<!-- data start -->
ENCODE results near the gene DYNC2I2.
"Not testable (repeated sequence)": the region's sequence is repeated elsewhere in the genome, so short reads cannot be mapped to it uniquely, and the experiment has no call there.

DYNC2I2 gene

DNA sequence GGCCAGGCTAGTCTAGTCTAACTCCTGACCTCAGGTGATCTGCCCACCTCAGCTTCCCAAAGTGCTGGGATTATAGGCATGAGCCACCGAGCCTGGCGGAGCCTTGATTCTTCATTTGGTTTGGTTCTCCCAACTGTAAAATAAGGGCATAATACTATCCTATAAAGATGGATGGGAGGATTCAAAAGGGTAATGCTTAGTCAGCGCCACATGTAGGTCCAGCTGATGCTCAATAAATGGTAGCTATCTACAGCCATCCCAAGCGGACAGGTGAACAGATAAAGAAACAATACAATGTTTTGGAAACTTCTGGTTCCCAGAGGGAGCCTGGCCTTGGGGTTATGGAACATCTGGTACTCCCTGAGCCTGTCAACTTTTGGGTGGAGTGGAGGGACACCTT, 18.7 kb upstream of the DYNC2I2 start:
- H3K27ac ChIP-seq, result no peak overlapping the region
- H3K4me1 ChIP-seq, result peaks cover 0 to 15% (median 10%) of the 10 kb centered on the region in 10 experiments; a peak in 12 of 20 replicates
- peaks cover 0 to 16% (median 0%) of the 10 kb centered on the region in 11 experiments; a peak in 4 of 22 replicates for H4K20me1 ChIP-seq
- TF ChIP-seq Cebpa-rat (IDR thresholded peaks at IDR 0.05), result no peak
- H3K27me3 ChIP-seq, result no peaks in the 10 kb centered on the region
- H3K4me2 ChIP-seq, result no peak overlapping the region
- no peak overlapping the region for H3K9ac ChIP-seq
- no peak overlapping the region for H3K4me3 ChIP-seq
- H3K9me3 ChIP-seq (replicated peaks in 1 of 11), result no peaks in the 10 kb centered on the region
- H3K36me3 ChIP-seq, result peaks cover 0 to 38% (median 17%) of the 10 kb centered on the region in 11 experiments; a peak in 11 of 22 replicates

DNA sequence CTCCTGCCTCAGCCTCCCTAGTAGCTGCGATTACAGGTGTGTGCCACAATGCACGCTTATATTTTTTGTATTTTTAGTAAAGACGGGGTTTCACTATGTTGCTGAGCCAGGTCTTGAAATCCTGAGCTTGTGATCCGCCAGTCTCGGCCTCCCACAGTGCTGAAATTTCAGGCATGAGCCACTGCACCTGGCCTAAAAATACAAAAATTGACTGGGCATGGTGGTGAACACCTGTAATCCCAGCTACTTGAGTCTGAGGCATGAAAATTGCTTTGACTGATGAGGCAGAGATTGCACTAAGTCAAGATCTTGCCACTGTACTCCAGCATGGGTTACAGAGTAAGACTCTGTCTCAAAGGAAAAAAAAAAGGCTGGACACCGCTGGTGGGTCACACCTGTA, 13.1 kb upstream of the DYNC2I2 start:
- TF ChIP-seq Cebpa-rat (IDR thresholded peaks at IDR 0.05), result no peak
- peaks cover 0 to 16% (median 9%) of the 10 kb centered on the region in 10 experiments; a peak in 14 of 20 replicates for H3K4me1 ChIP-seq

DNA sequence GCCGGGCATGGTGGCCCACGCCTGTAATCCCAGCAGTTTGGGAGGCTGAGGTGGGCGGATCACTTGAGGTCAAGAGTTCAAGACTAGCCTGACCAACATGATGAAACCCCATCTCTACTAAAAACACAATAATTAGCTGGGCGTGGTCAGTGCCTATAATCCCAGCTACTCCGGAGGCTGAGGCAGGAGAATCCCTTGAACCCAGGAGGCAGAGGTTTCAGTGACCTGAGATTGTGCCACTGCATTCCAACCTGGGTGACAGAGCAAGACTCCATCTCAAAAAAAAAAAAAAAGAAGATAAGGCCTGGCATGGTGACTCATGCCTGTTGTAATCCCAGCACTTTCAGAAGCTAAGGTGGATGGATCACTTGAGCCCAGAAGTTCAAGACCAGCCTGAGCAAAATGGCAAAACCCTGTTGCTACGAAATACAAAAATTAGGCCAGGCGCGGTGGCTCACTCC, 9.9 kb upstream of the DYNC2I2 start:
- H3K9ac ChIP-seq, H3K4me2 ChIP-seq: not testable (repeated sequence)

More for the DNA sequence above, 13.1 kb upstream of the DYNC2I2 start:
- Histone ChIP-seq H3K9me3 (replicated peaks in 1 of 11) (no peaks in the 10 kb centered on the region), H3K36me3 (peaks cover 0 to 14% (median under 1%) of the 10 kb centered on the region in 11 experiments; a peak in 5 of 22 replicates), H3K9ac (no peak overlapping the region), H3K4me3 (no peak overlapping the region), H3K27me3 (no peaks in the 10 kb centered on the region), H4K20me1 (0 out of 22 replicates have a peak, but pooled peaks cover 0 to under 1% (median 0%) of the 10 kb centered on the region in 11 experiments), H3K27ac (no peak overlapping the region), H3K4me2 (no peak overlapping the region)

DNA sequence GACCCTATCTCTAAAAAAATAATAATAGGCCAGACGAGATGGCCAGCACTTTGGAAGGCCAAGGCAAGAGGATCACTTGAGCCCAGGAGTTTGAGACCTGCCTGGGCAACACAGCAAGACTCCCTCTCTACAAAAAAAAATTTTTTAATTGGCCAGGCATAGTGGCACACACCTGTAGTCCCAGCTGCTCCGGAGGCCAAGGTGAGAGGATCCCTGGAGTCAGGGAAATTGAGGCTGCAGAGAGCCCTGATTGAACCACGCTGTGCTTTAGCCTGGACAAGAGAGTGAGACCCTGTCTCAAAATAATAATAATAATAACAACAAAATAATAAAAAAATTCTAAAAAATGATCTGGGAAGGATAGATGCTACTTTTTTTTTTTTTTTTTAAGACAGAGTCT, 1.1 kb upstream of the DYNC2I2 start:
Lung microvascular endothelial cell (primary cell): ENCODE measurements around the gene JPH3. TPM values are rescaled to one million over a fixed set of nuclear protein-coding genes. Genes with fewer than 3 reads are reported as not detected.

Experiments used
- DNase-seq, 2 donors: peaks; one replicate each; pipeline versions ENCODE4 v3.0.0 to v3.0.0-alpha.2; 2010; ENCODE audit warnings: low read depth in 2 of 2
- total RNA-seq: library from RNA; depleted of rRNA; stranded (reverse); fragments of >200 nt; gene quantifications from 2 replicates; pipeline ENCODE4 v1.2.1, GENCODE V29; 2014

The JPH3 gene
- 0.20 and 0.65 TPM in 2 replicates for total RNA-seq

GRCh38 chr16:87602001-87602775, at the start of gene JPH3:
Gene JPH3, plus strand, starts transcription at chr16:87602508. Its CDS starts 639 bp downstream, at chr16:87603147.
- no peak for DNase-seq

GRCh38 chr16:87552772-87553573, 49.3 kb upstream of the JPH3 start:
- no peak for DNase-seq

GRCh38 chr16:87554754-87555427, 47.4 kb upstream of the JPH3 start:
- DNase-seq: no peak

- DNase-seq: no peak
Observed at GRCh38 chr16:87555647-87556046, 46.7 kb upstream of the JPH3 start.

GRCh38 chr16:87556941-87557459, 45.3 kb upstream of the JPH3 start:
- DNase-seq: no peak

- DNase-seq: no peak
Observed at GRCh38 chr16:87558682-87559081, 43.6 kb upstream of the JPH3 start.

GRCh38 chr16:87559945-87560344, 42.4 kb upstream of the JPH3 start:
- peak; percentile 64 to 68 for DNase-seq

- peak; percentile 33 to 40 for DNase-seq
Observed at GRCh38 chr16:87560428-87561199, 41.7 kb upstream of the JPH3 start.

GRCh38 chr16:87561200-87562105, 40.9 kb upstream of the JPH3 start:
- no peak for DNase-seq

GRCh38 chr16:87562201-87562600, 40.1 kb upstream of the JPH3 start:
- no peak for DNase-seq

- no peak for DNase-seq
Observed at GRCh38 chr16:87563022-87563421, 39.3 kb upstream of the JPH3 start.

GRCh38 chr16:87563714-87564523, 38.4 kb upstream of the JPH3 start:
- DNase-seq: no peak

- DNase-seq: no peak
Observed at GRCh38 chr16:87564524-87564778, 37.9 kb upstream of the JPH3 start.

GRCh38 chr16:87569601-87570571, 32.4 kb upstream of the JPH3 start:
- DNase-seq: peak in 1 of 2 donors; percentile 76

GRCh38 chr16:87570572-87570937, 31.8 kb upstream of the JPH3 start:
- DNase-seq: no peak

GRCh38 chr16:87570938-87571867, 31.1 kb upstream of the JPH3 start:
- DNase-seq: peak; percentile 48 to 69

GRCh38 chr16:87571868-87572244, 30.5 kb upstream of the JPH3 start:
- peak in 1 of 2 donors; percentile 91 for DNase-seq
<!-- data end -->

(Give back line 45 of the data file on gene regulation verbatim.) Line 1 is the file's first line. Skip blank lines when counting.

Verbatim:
Observed at GRCh38 chr16:87560428-87561199, 41.7 kb upstream of the JPH3 start.